The aim of this study is to evaluate the effect of intravitreal anti VEGF single injection on retinal architecture and edema in diabetic mice. Methods: The study included 39 non-obese diabetic (NOD) mice, aged 4-8 months, all examined for glucose levels in the blood. Ten underwent in vivo fluorescein angiography (FA) to demonstrate retinal blood flow and leakage; 8 NOD mice, 4 diabetic and 4 non-diabetics, were perfused with fluorescent gelatin to establish co-localization of vascular stains with vessel lumens. The remaining 21 were divided to 3 subgroups. Seven mice were included in each group which was administered either bevacizumab (Avastin), or saline 0.9% intravitreal injection to the right eye and the left eye served as an internal control. The last group was not treated. All mice were analyzed histologically, stained for Hematoxylin Eosin and Periodic acid–Schiff (PAS) and by immunohistochemistry staining for vascular and neuronal markers (Vimentin, GFAP and NG-2). The 7 control mice (untreated group) were also analyzed molecularly. Molecular tests were examined for the following gene levels of expression: Vimentin, GFAP, VEGF and VEGF/R-1,2, RAGE, EPO.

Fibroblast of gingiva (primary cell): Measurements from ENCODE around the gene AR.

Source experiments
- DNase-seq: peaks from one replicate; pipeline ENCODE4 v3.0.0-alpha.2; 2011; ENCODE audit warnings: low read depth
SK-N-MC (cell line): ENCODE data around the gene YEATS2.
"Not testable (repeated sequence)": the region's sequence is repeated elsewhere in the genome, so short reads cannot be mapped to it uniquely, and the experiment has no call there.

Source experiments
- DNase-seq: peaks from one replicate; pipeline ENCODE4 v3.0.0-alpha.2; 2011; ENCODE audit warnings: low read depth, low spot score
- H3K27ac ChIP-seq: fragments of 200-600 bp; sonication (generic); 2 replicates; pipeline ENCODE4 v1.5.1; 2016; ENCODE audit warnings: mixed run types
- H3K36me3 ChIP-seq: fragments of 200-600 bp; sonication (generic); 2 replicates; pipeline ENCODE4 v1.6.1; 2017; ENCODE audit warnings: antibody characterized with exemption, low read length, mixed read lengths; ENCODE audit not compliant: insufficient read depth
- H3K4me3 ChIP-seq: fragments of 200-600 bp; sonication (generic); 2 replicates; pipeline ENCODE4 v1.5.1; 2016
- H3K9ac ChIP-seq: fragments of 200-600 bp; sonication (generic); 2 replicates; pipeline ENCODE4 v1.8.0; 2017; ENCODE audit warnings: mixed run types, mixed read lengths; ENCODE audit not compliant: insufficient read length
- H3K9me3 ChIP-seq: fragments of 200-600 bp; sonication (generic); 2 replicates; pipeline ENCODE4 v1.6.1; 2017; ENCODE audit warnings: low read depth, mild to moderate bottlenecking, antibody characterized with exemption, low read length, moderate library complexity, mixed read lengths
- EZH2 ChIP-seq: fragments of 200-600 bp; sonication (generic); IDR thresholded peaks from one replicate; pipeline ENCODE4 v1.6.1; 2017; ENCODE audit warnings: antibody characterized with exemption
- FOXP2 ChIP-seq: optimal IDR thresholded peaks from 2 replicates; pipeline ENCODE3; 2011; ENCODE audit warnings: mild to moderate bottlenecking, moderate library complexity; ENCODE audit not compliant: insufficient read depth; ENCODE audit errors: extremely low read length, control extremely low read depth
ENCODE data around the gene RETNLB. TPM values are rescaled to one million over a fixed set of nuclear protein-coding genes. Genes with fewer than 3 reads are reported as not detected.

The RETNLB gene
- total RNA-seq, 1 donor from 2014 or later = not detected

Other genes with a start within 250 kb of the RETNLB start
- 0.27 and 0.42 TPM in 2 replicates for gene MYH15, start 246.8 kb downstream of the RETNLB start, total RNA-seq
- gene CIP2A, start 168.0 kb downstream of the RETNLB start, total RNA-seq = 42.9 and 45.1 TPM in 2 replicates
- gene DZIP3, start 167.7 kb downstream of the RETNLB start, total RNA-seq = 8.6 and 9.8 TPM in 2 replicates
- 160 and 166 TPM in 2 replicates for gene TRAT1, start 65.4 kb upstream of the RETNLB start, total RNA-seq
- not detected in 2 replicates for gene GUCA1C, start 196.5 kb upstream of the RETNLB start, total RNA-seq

In vivo FA did not reveal neovascularization. However, perfusion showed tufts suspected for neovascularization, as well as microaneurysms and tortured blood vessels in the diabetic NOD mice only. Retinal thickness was measured in the 3 groups, as follows: without treatment 289μm + 20, Saline 308μm + 27 in both eyes and Avastin 219μm + 51 in the right vs. 270μm + 28 in the left eye. Molecular analysis showed an increase only in RAGE (2.7105 vs. 1), while the others remained at baseline levels and VEGF was reduced to 0.5, in the diabetic Vs non diabetic NOD mice.
Different thickness of retina was found in treated vs. untreated mice. Although VEGF levels did not increase in the diabetic mice, the antiVEGF treatment reduced retinal edema and improved diabetic retinopathy in NOD mice